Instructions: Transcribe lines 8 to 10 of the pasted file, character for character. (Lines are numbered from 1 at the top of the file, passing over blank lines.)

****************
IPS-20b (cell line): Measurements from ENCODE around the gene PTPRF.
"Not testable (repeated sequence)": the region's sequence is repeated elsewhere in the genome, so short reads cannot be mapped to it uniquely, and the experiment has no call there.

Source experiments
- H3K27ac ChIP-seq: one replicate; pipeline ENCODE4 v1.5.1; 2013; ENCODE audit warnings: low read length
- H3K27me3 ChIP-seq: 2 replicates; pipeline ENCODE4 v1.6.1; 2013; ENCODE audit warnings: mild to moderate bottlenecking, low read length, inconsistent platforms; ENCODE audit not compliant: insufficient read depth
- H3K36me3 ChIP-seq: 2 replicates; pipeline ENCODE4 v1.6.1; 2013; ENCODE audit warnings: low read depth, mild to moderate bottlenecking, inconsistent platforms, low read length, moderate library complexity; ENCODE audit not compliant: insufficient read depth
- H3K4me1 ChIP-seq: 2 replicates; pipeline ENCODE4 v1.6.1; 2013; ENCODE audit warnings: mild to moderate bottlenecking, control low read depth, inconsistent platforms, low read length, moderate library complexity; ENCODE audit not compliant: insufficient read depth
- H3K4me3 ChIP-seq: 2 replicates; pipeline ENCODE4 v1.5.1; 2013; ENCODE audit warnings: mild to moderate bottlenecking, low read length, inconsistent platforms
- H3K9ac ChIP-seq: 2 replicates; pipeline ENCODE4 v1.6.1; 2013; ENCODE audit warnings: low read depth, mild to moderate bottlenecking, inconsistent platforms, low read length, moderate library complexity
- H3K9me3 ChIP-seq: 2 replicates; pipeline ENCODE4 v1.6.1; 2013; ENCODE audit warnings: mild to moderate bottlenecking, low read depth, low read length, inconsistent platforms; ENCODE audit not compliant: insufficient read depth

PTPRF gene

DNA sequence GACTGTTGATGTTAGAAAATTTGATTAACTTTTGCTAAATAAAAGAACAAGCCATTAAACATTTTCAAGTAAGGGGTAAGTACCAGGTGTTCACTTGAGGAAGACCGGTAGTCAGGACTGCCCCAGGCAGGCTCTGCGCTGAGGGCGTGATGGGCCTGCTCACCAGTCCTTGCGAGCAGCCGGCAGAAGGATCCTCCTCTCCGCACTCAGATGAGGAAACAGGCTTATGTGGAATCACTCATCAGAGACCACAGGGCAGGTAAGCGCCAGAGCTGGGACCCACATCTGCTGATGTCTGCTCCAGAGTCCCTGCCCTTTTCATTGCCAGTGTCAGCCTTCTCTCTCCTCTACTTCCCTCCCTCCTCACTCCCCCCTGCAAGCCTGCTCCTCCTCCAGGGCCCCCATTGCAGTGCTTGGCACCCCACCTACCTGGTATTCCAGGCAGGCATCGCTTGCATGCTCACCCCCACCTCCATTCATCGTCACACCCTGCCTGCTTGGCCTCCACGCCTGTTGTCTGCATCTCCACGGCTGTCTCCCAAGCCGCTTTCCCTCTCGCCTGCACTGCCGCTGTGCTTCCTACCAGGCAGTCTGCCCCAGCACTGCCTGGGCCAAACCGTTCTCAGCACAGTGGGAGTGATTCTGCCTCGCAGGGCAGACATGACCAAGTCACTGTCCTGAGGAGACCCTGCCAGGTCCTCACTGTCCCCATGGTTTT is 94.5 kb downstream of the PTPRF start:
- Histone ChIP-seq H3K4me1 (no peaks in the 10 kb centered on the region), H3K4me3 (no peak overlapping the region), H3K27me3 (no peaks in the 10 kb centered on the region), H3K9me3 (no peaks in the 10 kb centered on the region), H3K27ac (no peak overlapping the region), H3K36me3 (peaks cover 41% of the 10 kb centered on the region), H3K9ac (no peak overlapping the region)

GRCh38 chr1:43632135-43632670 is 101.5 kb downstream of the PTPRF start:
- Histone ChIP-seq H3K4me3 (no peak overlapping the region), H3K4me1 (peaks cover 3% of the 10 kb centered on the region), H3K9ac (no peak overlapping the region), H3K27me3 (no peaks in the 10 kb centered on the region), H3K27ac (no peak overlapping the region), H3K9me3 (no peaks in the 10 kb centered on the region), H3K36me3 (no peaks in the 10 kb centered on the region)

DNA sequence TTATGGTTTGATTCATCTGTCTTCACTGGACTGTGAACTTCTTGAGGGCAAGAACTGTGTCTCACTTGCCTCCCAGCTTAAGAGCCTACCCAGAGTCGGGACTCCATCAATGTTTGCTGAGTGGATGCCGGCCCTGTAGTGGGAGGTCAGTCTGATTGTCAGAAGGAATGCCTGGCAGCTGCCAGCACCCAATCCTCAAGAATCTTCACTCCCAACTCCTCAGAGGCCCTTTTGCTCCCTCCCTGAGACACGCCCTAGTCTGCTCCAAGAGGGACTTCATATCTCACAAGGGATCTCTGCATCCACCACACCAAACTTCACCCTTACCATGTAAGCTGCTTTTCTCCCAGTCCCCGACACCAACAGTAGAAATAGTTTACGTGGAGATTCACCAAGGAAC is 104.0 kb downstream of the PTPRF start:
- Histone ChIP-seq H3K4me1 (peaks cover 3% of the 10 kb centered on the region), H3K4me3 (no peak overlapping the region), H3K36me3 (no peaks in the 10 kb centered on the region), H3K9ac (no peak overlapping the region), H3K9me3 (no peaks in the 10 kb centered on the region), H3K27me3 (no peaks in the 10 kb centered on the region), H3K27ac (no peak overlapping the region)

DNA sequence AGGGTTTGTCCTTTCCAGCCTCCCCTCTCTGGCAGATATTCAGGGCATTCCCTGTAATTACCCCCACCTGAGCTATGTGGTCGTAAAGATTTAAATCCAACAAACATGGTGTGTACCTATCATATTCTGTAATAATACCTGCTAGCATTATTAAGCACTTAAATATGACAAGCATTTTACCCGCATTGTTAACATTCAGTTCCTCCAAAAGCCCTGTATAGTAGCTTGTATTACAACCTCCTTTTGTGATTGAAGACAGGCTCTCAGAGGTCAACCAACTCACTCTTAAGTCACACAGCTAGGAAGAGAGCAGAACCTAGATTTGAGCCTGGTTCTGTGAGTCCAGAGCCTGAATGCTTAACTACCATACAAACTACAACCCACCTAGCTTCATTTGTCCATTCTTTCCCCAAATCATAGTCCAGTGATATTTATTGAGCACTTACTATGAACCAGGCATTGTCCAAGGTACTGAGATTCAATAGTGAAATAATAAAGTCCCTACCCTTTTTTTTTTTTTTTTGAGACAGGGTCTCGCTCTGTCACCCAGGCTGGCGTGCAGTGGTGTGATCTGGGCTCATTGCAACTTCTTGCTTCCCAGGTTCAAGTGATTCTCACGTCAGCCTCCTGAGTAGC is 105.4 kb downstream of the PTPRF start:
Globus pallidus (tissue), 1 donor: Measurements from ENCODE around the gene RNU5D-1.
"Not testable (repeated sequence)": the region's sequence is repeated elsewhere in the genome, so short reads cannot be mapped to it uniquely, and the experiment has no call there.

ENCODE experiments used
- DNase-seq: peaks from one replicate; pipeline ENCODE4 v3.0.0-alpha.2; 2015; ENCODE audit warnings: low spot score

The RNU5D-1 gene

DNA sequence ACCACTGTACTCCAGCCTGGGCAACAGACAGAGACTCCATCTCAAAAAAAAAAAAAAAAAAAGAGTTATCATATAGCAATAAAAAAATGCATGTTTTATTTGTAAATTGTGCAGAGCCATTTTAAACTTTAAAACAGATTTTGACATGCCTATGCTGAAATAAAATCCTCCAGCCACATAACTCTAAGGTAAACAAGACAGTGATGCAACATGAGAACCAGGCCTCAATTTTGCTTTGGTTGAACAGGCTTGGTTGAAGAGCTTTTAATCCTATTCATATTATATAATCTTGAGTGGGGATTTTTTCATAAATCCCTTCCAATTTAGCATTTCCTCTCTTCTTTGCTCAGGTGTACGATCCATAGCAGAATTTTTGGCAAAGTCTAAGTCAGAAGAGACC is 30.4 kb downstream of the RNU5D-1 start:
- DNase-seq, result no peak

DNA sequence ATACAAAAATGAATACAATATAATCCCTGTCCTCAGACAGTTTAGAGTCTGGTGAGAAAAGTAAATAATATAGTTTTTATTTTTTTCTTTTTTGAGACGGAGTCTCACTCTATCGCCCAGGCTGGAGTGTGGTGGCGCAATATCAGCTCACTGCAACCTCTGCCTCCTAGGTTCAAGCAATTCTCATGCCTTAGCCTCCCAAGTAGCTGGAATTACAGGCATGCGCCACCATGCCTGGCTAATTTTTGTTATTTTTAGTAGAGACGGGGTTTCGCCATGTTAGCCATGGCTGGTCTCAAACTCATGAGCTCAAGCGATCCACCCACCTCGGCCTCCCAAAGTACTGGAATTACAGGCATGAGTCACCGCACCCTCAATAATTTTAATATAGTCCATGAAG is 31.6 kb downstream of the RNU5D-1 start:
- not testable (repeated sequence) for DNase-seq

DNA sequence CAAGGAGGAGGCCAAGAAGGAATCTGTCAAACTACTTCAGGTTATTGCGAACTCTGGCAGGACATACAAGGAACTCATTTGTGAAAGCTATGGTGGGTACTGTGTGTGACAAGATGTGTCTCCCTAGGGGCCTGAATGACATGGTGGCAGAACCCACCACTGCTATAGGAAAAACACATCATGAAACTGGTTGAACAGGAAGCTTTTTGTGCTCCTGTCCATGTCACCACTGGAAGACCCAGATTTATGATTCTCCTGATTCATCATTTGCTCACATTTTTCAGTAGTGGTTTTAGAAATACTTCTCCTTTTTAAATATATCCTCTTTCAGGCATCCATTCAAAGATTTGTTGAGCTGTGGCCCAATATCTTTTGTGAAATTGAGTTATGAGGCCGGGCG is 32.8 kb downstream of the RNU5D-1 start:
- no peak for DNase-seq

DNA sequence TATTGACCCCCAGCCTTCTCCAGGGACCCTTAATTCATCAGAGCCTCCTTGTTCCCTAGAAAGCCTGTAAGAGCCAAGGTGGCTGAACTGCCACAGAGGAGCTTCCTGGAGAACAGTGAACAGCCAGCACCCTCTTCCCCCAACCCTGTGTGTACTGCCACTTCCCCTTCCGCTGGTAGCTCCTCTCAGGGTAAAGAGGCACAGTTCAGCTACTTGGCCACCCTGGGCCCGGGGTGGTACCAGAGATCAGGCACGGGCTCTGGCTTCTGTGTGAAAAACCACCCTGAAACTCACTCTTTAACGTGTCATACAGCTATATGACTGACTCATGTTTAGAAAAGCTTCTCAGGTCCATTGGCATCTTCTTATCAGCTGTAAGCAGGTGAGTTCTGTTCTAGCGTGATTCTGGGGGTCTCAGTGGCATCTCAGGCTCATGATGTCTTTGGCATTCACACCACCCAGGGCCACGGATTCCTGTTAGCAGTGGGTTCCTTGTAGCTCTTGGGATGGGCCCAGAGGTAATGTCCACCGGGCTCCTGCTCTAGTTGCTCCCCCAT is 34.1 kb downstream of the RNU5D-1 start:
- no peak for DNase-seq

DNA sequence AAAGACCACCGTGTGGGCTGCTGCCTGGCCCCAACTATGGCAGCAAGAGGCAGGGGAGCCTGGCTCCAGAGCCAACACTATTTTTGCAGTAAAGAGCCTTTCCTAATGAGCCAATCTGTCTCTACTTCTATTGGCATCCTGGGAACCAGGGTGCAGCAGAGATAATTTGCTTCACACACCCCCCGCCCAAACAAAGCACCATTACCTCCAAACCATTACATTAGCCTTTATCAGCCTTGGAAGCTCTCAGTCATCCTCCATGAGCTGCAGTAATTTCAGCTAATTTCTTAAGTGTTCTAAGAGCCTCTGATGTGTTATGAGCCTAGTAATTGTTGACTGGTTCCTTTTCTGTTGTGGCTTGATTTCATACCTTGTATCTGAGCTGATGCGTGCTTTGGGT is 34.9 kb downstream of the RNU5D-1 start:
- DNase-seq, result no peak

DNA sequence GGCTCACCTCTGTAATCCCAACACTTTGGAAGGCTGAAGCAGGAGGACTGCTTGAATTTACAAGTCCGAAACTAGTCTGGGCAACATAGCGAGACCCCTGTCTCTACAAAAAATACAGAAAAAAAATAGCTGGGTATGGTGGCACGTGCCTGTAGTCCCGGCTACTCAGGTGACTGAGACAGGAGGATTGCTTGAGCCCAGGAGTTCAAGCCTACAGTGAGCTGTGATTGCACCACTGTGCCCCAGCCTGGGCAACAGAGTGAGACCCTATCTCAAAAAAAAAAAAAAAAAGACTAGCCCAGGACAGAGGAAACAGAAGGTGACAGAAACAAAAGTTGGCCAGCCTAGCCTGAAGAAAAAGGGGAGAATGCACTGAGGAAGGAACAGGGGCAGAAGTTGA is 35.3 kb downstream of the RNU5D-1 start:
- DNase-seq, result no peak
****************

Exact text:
- H3K4me3 ChIP-seq: 2 replicates; pipeline ENCODE4 v1.5.1; 2013; ENCODE audit warnings: mild to moderate bottlenecking, low read length, inconsistent platforms
- H3K9ac ChIP-seq: 2 replicates; pipeline ENCODE4 v1.6.1; 2013; ENCODE audit warnings: low read depth, mild to moderate bottlenecking, inconsistent platforms, low read length, moderate library complexity
- H3K9me3 ChIP-seq: 2 replicates; pipeline ENCODE4 v1.6.1; 2013; ENCODE audit warnings: mild to moderate bottlenecking, low read depth, low read length, inconsistent platforms; ENCODE audit not compliant: insufficient read depth